Your Teen’s Brain — and How to Unleash Its Superpowers
Adolescence is turbulent, even without ADHD. With it, your teen faces an extraordinary set of challenges that can push her (and you!) to the edge — if you let it. Here’s how to stay informed, supportive, and calm during your child’s metamorphosis into a self-sufficient, confident adult.
When ADHD and Puberty Collide
Faced with raging hormones, out-of-character outbursts, and madly shifting interests, it’s no wonder so many parents feel disconnected from their teens. When ADHD and puberty collide, it may feel like your sweet, loving child has transformed into a creature from another planet.
But the truth is, though her language may sound foreign and her appearance may confound you, your teen isn’t actually possessed. Rather, she’s going through some of the most challenging and rewarding years of her life — years that will help her turn into the confident, successful adult you know she can (and should) be.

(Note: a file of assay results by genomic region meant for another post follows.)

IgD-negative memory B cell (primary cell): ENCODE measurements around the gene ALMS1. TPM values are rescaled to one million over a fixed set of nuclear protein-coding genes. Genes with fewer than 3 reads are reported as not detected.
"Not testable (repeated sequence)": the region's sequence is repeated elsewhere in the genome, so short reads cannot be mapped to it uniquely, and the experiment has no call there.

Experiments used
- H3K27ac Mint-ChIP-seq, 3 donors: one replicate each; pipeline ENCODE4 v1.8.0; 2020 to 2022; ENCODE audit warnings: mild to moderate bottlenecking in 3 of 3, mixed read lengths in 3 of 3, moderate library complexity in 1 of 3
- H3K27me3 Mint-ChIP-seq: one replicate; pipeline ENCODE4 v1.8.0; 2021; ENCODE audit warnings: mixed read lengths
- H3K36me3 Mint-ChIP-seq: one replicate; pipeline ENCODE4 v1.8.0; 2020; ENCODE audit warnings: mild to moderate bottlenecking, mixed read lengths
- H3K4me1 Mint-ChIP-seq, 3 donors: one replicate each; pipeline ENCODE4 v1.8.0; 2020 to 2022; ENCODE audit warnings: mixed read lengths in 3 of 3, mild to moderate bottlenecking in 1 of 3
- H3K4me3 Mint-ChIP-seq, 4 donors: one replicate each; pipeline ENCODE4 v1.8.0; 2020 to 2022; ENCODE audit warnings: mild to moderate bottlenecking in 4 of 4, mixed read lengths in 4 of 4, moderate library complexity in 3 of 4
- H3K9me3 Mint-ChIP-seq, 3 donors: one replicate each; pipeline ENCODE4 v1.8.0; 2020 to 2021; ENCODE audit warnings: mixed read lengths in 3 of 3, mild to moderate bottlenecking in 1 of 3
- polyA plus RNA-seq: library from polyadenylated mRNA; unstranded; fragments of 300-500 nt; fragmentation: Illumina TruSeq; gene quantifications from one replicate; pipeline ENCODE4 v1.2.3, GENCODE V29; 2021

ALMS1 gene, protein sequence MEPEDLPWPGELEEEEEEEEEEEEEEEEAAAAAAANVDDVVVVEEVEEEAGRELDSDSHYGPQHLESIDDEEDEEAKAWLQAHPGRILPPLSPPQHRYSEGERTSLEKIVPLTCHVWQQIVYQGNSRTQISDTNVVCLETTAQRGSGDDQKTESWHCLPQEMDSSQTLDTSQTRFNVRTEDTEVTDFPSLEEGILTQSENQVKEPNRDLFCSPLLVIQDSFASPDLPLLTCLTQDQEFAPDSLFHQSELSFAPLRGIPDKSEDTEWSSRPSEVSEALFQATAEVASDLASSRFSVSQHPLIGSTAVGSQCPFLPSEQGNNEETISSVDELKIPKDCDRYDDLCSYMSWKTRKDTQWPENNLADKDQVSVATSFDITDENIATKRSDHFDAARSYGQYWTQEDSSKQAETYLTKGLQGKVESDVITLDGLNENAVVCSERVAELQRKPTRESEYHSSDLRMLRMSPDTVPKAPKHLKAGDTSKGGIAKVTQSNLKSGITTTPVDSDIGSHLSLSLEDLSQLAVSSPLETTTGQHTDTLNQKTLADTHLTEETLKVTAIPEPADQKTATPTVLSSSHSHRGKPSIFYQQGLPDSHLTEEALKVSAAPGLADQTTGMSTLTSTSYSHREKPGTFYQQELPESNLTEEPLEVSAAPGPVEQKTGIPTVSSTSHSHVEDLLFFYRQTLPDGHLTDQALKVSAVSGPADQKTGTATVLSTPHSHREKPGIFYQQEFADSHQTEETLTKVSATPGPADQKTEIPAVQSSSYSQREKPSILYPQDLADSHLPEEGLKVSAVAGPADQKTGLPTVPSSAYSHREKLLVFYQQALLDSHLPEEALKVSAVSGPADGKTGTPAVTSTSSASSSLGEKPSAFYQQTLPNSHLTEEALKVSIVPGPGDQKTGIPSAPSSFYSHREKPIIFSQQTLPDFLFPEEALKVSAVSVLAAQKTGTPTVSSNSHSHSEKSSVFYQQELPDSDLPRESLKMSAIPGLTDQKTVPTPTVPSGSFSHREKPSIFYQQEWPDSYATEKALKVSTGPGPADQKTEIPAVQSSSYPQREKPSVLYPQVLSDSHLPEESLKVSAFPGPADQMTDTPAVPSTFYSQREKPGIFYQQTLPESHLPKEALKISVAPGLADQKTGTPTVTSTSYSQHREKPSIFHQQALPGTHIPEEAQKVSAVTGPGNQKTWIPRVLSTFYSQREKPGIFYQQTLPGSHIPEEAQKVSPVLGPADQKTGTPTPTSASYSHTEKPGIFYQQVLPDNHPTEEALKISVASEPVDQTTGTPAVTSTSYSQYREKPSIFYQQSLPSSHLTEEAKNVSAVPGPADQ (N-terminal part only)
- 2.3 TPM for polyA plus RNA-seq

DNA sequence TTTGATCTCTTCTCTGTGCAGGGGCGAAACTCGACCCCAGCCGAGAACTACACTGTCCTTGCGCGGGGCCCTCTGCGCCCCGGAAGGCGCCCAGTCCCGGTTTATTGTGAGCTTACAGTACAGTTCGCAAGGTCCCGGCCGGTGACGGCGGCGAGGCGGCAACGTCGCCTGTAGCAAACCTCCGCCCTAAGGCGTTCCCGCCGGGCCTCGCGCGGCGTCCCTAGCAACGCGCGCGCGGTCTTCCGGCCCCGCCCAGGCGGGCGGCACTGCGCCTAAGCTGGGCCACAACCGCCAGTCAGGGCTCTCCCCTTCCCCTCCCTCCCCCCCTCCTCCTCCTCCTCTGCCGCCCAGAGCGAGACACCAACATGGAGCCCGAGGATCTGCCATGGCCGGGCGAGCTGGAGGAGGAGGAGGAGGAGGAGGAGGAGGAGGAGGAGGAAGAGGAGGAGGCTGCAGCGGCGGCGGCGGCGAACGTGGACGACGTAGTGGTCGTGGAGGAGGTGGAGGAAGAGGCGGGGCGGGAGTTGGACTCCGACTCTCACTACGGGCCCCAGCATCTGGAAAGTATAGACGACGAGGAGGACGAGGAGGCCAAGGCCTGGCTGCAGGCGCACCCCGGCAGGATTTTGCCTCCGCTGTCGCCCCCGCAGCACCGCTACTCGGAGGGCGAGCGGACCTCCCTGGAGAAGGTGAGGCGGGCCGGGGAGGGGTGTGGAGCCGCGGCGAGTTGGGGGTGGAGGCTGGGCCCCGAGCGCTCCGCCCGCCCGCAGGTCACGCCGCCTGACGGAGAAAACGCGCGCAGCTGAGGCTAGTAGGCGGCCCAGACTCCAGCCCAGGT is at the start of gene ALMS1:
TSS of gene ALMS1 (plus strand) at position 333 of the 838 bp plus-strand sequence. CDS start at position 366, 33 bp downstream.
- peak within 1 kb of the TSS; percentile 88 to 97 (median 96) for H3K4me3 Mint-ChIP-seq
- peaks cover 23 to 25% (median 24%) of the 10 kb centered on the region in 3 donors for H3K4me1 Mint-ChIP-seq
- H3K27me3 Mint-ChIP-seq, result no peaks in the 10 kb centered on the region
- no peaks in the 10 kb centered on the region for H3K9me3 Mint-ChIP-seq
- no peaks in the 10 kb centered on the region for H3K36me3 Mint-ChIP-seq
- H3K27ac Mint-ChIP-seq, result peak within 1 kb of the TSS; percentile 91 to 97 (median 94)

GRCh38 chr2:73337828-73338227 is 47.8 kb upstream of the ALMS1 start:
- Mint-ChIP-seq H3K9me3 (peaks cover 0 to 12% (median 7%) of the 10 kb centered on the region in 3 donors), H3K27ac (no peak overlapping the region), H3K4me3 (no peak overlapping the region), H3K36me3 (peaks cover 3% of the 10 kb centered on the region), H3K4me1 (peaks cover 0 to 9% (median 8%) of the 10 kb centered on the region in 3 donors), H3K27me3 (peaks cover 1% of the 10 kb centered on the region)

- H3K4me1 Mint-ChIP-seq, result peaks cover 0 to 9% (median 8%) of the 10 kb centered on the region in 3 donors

The teen years are not an era to “survive.” Adolescence is not a burden you must endure — it’s actually an amazing opportunity for you, your child, and your whole family to venture, collaborate, and thrive outside of your comfort zones.
[How to Motivate a Teen with ADHD]
The teen years are not without challenges. But by being involved, mindful, and patient, you can help your teen surf the tumultuous waves rather than drown in them. Read on to understand why your teen acts the way he does — and how you can help him become the superhero he was always meant to be.
The Teenage Brain On ADHD
Do you truly understand the way your teen thinks? Why she reacts the way she does to new experiences and unforeseen setbacks? What motivates her to keep pushing forward? During the teen years, your child’s brain is developing rapidly. These changes manifest in four major ways:
- Novelty seeking: The teenage brain more aggressively seeks dopamine, as teens have a lower dopamine baseline than do adults. (This is especially true for a teen with ADHD, whose dopamine levels are lower than average to begin with.) This quest for dopamine results in sensation-seeking and risk-taking behaviors. These can be positive — like trying new foods or overcoming a fear of rollercoasters — or negative, like trying drugs or engaging in risky sexual behavior.